PRAGUE (Reuters) - Thousands of Czechs protested in Prague and other cities on Monday evening after parliament endorsed a Communist party lawmaker to head oversight of the police despite his past in a communist-era special unit.
The lower house on Friday narrowly backed Zdenek Ondracek to head its police oversight committee. It is the first time a Communist lawmaker has held such a post since the fall of communism nearly three decades ago.
The party, which opposes NATO membership and holds pro-Russian views, appears to be gaining influence as Prime Minister Andrej Babis and his ANO party seek support for a new government.
While other parties have shunned Babis as he faces police charges of illegally obtaining European Union funds a decade ago, the Communists have held out the possibility of giving him their backing. Babis denies any wrongdoing. [nL8N1PE39Y]
Waving Czech and European Union flags, protesters opposing the appointment of Ondracek gathered on a portion of Prague’s Wenceslas Square and shouted “We’ve had enough” and other chants, directed also at Babis.
“I am here because of... Ondracek, who was a member of a police force that beat demonstrators in the Velvet Revolution,” said Jakub Kocmanek, a 32-year-old lawyer.
“In the wider context, it is the election of Babis.”
Police did not comment on the size of the crowds, although Czech news agency CTK and other news providers put the figure in the thousands. CTK, citing police, said 2,000 gathered in the second largest city Brno.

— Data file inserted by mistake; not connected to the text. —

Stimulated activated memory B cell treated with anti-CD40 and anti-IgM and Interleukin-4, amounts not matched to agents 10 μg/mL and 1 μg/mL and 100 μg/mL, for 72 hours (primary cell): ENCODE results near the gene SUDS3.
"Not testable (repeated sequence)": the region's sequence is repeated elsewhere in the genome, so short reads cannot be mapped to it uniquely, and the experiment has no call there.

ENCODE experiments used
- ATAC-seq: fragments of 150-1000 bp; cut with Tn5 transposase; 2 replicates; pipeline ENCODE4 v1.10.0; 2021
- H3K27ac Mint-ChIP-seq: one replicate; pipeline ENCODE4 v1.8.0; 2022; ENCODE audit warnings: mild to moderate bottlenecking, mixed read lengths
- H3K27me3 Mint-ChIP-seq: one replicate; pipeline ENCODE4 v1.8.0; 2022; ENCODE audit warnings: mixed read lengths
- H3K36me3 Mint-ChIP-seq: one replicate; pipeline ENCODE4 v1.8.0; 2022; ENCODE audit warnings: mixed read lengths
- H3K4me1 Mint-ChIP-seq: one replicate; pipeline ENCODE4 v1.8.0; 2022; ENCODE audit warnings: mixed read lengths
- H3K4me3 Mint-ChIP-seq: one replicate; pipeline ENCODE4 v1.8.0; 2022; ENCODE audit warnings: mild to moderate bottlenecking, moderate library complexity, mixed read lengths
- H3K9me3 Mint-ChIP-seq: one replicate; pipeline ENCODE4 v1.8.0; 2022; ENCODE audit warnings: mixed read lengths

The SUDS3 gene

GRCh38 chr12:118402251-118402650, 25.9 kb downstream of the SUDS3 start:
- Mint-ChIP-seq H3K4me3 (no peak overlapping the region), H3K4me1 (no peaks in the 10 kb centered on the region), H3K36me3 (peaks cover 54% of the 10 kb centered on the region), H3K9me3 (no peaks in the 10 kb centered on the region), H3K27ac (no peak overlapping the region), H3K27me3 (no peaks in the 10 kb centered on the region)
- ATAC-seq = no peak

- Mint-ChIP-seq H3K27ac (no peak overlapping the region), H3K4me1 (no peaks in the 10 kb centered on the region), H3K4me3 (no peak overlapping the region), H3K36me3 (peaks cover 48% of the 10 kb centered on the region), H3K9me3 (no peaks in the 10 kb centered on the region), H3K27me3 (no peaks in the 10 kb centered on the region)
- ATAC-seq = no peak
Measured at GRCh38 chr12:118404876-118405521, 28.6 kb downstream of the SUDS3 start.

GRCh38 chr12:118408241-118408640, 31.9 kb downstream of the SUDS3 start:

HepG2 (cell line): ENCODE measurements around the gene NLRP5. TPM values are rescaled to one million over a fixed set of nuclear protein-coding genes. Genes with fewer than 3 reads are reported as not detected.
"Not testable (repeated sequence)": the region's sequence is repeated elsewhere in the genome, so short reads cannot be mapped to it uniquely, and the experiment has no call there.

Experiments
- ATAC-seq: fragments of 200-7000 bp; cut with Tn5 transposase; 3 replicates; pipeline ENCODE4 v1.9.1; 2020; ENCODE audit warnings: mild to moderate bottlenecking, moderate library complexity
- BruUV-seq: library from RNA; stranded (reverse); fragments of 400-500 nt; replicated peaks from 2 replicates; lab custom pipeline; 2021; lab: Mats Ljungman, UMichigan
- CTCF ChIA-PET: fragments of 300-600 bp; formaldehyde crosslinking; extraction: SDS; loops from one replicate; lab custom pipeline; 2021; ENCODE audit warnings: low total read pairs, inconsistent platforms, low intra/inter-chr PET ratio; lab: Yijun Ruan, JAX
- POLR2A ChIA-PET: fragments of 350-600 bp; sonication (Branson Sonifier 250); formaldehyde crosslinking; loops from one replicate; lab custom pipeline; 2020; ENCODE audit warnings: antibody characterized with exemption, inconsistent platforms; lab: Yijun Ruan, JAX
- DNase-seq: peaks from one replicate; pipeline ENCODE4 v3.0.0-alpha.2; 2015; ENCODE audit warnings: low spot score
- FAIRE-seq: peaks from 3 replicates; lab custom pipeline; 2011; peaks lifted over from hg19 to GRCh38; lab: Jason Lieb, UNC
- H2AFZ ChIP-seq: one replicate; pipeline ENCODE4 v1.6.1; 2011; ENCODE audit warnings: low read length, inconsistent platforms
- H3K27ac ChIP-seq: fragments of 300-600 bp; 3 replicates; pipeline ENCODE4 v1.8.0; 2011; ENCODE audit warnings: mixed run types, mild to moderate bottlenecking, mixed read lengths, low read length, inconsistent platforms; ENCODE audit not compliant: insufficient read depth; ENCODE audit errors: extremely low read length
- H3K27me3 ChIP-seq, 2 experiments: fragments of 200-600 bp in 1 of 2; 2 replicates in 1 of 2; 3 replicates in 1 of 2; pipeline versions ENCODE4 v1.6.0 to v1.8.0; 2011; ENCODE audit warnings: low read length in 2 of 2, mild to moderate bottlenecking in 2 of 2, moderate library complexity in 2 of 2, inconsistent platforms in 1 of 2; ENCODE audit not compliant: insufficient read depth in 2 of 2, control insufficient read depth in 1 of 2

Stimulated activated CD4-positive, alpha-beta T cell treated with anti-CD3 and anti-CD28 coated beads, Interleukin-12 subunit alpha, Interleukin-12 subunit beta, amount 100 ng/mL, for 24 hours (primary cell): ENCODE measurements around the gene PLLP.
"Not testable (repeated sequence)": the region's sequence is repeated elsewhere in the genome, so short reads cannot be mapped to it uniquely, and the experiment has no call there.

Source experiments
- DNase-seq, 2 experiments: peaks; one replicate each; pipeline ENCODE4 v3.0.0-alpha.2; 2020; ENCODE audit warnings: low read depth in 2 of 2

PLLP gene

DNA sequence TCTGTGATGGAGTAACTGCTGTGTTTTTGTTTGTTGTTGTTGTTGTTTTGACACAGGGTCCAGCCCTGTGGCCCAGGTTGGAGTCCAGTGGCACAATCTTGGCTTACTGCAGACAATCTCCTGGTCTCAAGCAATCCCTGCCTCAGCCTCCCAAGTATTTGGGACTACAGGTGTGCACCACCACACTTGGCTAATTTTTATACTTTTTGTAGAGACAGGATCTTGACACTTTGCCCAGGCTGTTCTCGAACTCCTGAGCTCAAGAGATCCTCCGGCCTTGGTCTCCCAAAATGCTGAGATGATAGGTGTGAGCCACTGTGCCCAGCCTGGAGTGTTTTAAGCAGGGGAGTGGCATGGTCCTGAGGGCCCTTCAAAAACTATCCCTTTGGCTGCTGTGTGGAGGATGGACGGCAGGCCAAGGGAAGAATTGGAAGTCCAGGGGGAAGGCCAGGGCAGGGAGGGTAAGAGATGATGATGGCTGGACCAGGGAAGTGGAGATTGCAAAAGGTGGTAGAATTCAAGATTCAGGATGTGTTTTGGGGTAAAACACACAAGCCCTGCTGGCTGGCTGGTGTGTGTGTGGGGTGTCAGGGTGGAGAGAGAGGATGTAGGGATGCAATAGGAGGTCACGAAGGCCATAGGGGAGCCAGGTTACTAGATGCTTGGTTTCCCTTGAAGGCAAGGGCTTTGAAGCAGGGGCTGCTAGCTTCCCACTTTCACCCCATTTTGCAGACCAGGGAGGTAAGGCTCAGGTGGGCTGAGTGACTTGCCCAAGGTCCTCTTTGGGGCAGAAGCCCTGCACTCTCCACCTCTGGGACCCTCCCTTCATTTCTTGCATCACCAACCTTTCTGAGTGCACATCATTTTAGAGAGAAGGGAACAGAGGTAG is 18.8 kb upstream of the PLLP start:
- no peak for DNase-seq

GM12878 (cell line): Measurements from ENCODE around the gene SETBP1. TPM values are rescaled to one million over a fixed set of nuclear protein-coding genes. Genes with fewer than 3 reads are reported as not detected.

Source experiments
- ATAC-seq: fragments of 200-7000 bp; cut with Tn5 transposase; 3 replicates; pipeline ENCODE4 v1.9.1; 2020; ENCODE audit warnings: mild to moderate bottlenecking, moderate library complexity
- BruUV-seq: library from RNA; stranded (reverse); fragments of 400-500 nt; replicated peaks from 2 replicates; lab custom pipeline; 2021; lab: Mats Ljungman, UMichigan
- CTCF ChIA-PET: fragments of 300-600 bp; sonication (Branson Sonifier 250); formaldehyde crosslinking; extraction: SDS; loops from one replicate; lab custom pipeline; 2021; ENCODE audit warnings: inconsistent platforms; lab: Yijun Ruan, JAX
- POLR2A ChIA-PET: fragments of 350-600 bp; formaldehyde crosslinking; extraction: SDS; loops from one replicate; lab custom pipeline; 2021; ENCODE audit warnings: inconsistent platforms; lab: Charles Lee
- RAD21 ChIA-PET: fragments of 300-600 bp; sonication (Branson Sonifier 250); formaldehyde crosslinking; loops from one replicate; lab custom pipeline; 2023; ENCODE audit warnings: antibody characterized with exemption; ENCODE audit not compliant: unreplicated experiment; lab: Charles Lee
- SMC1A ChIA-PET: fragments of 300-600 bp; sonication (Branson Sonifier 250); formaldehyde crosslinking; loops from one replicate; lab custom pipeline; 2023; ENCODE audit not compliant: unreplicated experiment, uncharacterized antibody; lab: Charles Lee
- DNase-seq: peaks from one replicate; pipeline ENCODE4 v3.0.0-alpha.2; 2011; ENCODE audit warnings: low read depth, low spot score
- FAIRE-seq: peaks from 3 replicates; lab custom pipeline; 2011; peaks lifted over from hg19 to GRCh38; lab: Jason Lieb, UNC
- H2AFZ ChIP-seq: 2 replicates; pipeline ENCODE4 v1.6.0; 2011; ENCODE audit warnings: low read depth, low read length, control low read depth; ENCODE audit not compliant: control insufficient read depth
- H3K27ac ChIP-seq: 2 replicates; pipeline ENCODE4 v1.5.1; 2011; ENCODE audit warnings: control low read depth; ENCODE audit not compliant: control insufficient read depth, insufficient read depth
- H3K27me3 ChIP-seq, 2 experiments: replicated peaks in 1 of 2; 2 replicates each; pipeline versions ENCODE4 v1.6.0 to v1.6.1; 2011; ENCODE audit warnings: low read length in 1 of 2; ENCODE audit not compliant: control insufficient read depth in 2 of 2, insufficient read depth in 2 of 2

Babis, a Slovak-born billionaire businessman, has also fought to be cleared of a charge of cooperating with the communist-era secret police (StB), a demand rejected by a Slovak court earlier this year. [nL8N1Q34S6]
Babis on Sunday said he would propose or support recalling Ondracek from the oversight committee.
In 1989, Ondracek’s police unit used water cannon, clubs and dogs to disperse anti-regime protests. The demonstrations eventually led to the peaceful overthrow of Communist dictatorship in what became known as the Velvet Revolution.
A video from 1989 posted on YouTube shows Ondracek defending police actions in an interview with state television.
Babis has had trouble installing a government despite being the runaway winner of an election last October. His single-party cabinet lost a confidence vote in January.
ANO is chiefly negotiating with the Social Democrats whose chairman Jan Hamacek had said the party could join an ANO-led government but Babis’ presence remained a problem.
Direct or indirect support might also come from the far-right, anti-EU SPD party of Czech-Japanese businessman Tomio Okamura - which has also raised concern among opposition parties and from some in ANO.
Reporting by Jason Hovet; Editing by Hugh Lawson